• The Real Crisis Is Food: Beginning of the Bull for Agriculture [View article]
    I think the writer, Graham, is right. Falling supplies of water in marginal farmland will hit supply. Australia is a prime example. Rising food prices is also a function of wider inflation which we have seen in energy commodities for some years. Admittedly that rally suffered a setback a few months ago but it has recently reasserted itself. Demand for food stuffs is inelastic. Society doesn't eat less potatoes when there's a recession on!! Actually, I think society eats more basic foodstuffs at the expense of higher cost luxury foods? Long agri commodities is a good call I think.
    Jun 22 06:23 PM | 23 Likes Like |Link to Comment
  • Flash Trading: Goldman Sachs Front Running Everyone Else [View article]
    Outstanding. As always. It would be an easier scenario to unravel if the Fed, treasury and US government weren't so cosy with (GS). I still can't get over GS's profits so soon after it got a tax-payers bail-out. I didn't think re-distribution of wealth was quite so explicitly designed to disadvantage the man on the street and boost the bonuses of GS bankers.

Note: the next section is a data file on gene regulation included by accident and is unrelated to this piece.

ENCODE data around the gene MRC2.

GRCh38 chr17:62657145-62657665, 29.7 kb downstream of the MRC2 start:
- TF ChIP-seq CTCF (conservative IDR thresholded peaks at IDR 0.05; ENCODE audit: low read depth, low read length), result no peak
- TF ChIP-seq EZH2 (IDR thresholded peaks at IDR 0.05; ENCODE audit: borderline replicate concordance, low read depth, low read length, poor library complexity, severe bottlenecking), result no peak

Jul 22 07:18 AM | 22 Likes Like |Link to Comment
  • Aleynikov's Code Dump Uncovered [View article]
    You, Sir, have a brain the size of Texas and contacts the FBI would die for.

    I wonder what event occured in your interesting life to give you such determination to change the flawed and corrupt status quo.

    Good luck.
    Jul 12 07:58 AM | 20 Likes Like |Link to Comment
  • Is a Case of Quant Trading Sabotage About to Destroy Goldman Sachs? [View article]
    "Goldman went from 1st to N/A in one week." Says it all.

    Well done Tyler. You are truly the 'Batman' of Wall Street.

    There is obviously something very strange going on. An industrial spy penetrating the prop desk of GS. Incredible. I wonder if GS can escape and re-use its strategy or if it is forever corrupted and lost.

    To what degree will this hit GS earnings, if it is lost? What percentage of their earnings comes from the prop desk in question? If there are analysts with a in-depth knowledge of the GS P&L I would very much appreciate guidance.

    Bravo, Tyler.
    Jul 6 06:56 AM | 20 Likes Like |Link to Comment
  • Policy Lessons from the Great Depression [View article]